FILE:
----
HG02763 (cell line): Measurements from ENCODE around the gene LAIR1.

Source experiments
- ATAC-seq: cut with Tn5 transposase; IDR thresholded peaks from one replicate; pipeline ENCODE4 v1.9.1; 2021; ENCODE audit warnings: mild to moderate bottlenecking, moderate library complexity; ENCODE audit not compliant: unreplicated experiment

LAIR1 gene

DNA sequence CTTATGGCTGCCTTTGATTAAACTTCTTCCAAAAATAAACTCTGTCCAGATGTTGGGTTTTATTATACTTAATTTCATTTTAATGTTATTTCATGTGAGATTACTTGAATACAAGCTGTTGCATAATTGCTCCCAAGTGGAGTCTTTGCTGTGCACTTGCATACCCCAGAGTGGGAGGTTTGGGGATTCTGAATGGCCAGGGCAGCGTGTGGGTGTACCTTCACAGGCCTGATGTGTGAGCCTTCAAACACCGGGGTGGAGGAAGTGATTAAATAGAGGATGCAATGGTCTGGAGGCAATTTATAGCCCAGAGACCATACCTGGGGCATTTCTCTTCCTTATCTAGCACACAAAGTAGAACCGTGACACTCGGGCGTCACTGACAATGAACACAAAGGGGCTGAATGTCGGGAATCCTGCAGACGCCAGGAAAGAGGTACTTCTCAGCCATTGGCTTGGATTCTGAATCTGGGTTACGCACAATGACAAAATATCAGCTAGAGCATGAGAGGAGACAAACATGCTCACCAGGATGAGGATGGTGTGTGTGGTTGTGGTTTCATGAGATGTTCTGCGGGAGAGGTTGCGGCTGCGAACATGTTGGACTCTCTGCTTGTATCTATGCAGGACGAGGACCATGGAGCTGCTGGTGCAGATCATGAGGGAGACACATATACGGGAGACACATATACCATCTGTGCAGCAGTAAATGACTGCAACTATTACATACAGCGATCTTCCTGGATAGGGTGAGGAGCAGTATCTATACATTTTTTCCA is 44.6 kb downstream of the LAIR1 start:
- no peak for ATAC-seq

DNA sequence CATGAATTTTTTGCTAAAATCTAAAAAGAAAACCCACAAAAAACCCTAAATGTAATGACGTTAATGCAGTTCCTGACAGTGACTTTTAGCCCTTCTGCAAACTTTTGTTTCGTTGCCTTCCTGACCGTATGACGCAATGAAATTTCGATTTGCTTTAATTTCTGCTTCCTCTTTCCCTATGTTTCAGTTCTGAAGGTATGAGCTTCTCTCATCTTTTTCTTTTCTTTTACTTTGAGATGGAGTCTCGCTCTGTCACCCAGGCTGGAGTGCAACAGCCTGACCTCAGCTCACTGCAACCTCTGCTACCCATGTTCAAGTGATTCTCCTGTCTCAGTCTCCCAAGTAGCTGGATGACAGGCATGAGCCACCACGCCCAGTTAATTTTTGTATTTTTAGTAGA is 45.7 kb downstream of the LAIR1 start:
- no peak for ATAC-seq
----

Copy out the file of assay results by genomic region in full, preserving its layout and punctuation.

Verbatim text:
HG02763 (cell line): Measurements from ENCODE around the gene LAIR1.

Source experiments
- ATAC-seq: cut with Tn5 transposase; IDR thresholded peaks from one replicate; pipeline ENCODE4 v1.9.1; 2021; ENCODE audit warnings: mild to moderate bottlenecking, moderate library complexity; ENCODE audit not compliant: unreplicated experiment

LAIR1 gene

DNA sequence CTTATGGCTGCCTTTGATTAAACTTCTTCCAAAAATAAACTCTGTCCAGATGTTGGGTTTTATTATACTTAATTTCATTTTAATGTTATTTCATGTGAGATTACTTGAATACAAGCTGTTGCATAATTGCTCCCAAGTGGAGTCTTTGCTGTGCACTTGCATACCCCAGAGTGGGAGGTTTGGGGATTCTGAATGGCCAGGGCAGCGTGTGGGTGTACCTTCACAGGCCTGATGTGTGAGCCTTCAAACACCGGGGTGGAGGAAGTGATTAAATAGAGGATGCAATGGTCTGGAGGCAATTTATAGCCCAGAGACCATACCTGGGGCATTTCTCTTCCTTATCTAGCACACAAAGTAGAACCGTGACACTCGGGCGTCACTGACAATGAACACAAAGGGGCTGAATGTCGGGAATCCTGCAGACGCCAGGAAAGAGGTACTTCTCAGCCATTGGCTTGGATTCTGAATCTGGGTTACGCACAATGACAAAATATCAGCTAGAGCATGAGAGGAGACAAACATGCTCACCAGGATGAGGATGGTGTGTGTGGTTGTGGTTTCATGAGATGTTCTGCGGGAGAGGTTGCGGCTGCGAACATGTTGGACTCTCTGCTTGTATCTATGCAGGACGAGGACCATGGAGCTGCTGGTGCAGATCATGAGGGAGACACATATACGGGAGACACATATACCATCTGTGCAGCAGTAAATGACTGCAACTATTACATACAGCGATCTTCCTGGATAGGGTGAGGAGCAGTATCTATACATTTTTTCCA is 44.6 kb downstream of the LAIR1 start:
- no peak for ATAC-seq

DNA sequence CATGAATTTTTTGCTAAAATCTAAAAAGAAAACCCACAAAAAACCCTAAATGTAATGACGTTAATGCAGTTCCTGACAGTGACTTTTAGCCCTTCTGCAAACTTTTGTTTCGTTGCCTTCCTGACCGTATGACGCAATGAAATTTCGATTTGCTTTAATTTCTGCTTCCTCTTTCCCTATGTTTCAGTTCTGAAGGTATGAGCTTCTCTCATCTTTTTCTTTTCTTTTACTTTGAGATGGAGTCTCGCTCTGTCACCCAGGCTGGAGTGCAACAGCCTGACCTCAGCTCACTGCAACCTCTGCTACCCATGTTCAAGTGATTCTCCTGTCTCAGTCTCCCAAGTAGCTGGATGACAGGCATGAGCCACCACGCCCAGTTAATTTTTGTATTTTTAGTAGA is 45.7 kb downstream of the LAIR1 start:
- no peak for ATAC-seq